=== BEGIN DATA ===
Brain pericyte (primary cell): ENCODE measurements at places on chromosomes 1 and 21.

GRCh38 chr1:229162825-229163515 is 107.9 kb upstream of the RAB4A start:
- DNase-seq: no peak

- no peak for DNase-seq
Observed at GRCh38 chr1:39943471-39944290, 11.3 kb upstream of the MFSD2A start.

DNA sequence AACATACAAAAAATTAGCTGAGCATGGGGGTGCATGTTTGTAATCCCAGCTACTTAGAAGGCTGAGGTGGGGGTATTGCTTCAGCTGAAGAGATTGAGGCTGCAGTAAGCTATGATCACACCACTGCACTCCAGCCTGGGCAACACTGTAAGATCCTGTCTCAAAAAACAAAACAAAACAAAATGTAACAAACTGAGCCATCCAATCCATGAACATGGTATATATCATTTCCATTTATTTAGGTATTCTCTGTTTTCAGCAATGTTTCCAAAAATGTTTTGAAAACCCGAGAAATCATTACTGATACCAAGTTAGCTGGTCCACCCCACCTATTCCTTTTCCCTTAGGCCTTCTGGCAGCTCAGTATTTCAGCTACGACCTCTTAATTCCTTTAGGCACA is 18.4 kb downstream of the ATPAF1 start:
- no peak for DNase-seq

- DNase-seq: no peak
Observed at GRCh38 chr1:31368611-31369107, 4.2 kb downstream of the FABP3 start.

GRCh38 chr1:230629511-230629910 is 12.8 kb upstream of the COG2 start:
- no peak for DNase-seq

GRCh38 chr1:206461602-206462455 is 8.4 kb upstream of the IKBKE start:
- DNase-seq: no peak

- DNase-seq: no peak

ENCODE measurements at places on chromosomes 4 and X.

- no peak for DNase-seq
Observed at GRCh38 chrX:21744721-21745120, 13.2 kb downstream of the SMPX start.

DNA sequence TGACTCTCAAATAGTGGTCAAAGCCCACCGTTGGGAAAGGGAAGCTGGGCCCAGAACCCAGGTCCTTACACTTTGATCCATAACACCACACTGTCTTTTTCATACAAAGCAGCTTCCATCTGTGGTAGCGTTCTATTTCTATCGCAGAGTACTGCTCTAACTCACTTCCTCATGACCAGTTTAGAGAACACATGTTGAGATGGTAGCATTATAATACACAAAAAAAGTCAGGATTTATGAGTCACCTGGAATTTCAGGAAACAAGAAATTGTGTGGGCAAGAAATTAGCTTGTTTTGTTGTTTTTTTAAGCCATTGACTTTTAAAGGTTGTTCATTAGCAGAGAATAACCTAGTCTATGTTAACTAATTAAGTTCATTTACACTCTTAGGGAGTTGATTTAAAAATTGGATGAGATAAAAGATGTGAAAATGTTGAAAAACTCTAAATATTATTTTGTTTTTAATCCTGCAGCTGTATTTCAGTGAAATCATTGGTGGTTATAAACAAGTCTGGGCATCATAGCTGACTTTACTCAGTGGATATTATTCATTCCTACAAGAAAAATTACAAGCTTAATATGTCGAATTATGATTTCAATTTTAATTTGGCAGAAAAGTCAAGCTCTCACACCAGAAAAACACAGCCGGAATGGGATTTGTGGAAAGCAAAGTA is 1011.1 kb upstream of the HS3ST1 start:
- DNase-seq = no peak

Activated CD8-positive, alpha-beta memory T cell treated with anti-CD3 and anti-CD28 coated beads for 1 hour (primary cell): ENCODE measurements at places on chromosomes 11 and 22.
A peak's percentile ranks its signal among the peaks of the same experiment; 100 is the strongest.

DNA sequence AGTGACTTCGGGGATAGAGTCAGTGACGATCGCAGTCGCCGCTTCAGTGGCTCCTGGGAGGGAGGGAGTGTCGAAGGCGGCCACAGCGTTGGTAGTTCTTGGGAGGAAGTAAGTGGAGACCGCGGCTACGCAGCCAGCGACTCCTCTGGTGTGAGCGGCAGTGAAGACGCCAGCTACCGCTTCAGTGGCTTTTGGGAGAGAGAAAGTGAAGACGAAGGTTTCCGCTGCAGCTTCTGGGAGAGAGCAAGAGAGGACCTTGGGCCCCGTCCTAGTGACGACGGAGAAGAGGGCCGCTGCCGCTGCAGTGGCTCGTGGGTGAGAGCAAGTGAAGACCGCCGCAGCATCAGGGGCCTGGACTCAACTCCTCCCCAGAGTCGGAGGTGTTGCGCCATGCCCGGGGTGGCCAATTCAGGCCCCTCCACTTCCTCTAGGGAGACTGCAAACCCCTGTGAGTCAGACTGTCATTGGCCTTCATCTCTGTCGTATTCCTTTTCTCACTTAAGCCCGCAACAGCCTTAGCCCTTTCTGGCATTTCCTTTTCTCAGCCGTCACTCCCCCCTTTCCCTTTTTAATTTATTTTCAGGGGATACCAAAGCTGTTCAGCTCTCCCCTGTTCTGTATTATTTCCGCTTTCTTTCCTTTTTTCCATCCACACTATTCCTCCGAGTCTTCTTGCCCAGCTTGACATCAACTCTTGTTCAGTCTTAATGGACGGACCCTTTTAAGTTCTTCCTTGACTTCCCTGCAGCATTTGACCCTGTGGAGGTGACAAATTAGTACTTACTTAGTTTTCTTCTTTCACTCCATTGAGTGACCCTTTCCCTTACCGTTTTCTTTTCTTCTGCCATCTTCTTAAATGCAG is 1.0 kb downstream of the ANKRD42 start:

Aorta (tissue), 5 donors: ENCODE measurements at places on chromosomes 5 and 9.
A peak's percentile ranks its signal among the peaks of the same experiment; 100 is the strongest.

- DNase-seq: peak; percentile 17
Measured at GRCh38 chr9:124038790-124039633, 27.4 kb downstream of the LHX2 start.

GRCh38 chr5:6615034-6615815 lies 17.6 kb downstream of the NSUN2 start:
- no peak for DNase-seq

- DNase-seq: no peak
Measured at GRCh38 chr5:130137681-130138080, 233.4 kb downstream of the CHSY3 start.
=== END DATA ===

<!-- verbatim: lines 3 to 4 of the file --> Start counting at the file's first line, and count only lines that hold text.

- DNase-seq: no peak

- no peak for DNase-seq